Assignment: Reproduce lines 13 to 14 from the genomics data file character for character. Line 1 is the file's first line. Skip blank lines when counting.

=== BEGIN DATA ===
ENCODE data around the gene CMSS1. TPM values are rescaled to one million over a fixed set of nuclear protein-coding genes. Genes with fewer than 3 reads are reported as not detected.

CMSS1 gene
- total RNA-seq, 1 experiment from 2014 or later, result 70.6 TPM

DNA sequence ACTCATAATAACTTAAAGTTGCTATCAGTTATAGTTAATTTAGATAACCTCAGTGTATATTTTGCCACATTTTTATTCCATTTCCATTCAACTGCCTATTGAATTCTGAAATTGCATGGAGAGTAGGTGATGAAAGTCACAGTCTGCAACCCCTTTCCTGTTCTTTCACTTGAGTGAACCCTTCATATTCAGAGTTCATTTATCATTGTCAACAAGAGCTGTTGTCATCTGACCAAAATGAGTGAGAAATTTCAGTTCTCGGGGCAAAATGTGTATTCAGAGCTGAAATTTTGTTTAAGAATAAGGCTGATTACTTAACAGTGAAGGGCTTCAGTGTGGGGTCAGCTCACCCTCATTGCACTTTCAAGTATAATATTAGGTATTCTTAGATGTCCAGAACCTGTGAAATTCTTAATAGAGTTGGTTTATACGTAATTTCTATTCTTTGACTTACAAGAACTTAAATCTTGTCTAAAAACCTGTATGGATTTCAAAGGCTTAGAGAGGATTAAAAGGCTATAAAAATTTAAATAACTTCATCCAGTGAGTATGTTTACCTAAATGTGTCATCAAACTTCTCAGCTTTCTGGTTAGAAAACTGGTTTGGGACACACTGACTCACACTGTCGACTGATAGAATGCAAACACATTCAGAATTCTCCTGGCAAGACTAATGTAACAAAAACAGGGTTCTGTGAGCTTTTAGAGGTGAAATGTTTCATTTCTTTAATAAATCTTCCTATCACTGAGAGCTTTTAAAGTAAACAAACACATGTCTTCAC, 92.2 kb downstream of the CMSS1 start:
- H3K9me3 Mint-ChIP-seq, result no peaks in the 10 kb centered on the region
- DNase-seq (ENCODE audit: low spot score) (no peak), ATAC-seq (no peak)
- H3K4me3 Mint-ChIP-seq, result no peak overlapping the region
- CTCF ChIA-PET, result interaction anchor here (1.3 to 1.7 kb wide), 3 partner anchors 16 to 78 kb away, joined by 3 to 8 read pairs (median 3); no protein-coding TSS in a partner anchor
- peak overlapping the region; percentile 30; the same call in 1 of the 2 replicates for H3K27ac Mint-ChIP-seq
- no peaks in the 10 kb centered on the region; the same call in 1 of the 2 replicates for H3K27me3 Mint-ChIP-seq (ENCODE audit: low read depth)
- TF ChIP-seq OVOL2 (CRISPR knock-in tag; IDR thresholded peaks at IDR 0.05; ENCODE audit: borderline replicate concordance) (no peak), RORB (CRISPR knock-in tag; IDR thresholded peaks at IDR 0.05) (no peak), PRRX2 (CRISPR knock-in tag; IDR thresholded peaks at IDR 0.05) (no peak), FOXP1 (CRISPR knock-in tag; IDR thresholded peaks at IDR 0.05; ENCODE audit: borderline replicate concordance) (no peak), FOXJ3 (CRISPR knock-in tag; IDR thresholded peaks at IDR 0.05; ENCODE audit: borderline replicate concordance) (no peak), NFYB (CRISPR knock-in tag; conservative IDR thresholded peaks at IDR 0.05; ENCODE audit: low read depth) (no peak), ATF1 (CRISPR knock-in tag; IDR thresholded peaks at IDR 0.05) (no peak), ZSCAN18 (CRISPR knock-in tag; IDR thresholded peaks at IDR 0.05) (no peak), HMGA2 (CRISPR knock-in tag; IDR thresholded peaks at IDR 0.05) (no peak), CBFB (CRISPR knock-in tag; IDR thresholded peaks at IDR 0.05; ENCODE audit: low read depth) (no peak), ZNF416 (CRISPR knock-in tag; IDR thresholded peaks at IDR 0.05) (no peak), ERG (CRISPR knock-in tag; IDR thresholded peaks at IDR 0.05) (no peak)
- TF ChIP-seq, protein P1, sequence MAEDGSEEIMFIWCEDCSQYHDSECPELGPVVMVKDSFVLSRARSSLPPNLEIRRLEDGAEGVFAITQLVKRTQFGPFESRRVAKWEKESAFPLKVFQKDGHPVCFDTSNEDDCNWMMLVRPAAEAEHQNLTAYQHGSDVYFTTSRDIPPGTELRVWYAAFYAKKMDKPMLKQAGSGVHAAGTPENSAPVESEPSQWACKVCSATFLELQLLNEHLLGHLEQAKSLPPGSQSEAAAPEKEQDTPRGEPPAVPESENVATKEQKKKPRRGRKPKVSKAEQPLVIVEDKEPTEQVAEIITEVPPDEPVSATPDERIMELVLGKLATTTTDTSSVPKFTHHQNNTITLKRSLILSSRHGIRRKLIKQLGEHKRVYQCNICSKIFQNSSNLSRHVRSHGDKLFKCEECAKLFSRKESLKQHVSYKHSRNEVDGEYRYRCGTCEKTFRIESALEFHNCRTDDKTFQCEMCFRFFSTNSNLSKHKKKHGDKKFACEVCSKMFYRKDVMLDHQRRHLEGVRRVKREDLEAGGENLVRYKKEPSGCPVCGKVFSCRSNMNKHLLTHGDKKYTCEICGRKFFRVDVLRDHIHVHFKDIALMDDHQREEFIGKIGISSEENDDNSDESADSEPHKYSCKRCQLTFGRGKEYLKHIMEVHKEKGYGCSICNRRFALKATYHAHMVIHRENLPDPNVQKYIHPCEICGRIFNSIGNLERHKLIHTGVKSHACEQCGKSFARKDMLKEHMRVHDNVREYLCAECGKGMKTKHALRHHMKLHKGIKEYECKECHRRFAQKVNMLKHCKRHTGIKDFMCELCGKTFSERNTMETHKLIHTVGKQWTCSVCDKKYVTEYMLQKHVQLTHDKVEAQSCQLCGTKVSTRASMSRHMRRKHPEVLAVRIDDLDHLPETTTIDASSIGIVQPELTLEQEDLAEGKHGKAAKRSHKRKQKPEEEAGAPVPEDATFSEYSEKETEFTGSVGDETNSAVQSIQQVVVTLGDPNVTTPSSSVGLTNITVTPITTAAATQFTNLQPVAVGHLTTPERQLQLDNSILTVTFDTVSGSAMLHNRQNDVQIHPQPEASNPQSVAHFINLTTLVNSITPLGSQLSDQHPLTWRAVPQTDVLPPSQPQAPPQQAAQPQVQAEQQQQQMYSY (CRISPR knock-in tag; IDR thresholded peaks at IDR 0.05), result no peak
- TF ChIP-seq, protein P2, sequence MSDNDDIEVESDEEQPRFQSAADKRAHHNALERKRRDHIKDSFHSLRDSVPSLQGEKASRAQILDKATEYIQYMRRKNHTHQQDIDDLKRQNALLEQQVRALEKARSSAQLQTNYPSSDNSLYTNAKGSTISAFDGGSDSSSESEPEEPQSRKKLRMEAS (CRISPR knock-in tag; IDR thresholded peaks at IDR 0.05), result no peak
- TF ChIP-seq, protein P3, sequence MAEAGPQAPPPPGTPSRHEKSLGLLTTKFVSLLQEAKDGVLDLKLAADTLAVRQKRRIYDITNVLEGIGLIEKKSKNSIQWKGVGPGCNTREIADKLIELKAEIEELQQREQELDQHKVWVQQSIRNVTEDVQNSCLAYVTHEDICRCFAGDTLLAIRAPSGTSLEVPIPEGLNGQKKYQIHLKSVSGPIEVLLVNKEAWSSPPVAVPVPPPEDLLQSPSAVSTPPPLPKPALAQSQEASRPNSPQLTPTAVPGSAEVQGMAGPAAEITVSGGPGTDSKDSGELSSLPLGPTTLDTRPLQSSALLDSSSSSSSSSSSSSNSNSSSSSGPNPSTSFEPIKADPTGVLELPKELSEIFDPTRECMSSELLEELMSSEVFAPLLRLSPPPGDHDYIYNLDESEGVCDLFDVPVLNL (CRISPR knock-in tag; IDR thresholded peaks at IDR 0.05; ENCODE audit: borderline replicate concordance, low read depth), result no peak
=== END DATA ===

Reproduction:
- TF ChIP-seq, protein P2, sequence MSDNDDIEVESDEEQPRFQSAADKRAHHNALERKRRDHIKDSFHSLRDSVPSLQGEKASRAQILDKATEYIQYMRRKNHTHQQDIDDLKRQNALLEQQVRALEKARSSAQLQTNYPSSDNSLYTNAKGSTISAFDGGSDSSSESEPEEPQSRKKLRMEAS (CRISPR knock-in tag; IDR thresholded peaks at IDR 0.05), result no peak
- TF ChIP-seq, protein P3, sequence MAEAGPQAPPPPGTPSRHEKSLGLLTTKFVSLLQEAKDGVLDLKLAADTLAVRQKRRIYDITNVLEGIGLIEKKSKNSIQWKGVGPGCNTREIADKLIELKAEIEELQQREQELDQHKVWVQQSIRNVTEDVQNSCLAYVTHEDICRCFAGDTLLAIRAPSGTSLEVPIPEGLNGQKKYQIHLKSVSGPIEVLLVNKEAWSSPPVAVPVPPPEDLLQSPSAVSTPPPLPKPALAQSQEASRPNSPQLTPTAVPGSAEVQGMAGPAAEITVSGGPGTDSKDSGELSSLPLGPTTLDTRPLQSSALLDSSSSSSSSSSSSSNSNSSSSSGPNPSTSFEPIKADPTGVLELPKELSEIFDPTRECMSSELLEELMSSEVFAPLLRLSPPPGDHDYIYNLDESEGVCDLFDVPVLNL (CRISPR knock-in tag; IDR thresholded peaks at IDR 0.05; ENCODE audit: borderline replicate concordance, low read depth), result no peak